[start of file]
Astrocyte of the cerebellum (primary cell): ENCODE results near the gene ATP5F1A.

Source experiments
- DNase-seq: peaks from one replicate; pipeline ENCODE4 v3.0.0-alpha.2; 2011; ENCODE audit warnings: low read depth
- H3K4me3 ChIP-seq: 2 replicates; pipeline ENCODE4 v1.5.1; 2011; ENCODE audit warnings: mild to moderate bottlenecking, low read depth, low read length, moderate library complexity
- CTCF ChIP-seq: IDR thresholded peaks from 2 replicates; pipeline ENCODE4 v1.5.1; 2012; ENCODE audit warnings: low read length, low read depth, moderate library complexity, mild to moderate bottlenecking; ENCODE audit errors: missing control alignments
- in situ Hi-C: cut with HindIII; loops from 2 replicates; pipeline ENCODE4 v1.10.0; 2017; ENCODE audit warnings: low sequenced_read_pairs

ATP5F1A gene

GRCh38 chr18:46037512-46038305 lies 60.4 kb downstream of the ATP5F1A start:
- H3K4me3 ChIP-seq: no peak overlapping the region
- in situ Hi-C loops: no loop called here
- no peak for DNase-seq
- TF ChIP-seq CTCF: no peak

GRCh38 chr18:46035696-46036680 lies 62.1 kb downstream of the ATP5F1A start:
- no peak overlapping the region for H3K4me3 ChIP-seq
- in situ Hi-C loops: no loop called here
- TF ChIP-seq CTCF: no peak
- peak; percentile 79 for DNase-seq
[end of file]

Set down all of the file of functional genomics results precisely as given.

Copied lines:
Astrocyte of the cerebellum (primary cell): ENCODE results near the gene ATP5F1A.

Source experiments
- DNase-seq: peaks from one replicate; pipeline ENCODE4 v3.0.0-alpha.2; 2011; ENCODE audit warnings: low read depth
- H3K4me3 ChIP-seq: 2 replicates; pipeline ENCODE4 v1.5.1; 2011; ENCODE audit warnings: mild to moderate bottlenecking, low read depth, low read length, moderate library complexity
- CTCF ChIP-seq: IDR thresholded peaks from 2 replicates; pipeline ENCODE4 v1.5.1; 2012; ENCODE audit warnings: low read length, low read depth, moderate library complexity, mild to moderate bottlenecking; ENCODE audit errors: missing control alignments
- in situ Hi-C: cut with HindIII; loops from 2 replicates; pipeline ENCODE4 v1.10.0; 2017; ENCODE audit warnings: low sequenced_read_pairs

ATP5F1A gene

GRCh38 chr18:46037512-46038305 lies 60.4 kb downstream of the ATP5F1A start:
- H3K4me3 ChIP-seq: no peak overlapping the region
- in situ Hi-C loops: no loop called here
- no peak for DNase-seq
- TF ChIP-seq CTCF: no peak

GRCh38 chr18:46035696-46036680 lies 62.1 kb downstream of the ATP5F1A start:
- no peak overlapping the region for H3K4me3 ChIP-seq
- in situ Hi-C loops: no loop called here
- TF ChIP-seq CTCF: no peak
- peak; percentile 79 for DNase-seq